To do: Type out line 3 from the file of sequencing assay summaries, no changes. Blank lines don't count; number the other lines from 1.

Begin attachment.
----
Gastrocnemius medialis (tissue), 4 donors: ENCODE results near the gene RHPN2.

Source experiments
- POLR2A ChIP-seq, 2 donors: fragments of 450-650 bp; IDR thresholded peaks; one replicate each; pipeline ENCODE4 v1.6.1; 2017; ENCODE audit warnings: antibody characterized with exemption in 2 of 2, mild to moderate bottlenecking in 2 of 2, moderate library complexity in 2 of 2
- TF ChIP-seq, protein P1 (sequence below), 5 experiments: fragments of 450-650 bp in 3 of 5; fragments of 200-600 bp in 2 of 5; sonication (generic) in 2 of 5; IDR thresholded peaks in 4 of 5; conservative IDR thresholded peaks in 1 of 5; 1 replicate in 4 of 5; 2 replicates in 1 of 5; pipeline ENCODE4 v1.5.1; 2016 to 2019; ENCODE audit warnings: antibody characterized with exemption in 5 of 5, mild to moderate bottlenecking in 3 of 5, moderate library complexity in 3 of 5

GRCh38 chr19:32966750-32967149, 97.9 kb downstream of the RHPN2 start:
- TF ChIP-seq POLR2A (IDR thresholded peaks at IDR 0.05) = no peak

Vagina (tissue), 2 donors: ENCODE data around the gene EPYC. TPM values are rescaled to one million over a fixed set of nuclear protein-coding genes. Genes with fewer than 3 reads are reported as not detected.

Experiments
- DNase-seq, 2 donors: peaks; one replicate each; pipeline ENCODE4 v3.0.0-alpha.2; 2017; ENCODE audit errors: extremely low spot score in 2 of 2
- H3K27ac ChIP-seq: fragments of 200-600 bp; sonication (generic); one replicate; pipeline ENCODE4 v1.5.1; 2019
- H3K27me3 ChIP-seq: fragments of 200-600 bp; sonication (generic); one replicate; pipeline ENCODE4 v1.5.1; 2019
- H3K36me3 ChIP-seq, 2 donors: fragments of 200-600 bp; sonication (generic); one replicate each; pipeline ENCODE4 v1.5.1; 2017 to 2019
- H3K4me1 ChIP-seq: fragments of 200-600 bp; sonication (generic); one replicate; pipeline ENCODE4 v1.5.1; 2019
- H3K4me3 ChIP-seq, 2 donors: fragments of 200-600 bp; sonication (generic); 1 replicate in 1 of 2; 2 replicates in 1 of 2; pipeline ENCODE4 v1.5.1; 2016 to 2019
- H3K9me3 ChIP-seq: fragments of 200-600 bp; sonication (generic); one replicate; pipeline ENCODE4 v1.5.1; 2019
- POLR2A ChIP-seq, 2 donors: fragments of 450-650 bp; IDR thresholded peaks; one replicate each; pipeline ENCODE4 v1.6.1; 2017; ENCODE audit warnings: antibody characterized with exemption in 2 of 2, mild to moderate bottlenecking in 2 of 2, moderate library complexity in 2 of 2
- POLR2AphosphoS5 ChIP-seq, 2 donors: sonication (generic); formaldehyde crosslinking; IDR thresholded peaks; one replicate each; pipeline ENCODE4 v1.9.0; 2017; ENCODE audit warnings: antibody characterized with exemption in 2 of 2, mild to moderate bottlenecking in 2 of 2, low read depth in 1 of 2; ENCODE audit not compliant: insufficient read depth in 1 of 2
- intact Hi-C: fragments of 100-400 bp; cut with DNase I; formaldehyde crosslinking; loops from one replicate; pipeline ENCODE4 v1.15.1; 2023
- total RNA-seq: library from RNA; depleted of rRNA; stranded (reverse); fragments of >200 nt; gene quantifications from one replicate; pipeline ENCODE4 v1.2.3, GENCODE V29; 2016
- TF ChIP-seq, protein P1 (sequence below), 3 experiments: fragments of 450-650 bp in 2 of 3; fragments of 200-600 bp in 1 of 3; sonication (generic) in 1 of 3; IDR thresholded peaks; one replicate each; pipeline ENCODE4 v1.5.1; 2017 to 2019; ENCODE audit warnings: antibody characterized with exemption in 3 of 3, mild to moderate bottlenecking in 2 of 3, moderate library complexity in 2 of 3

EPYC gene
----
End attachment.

- POLR2A ChIP-seq, 2 donors: fragments of 450-650 bp; IDR thresholded peaks; one replicate each; pipeline ENCODE4 v1.6.1; 2017; ENCODE audit warnings: antibody characterized with exemption in 2 of 2, mild to moderate bottlenecking in 2 of 2, moderate library complexity in 2 of 2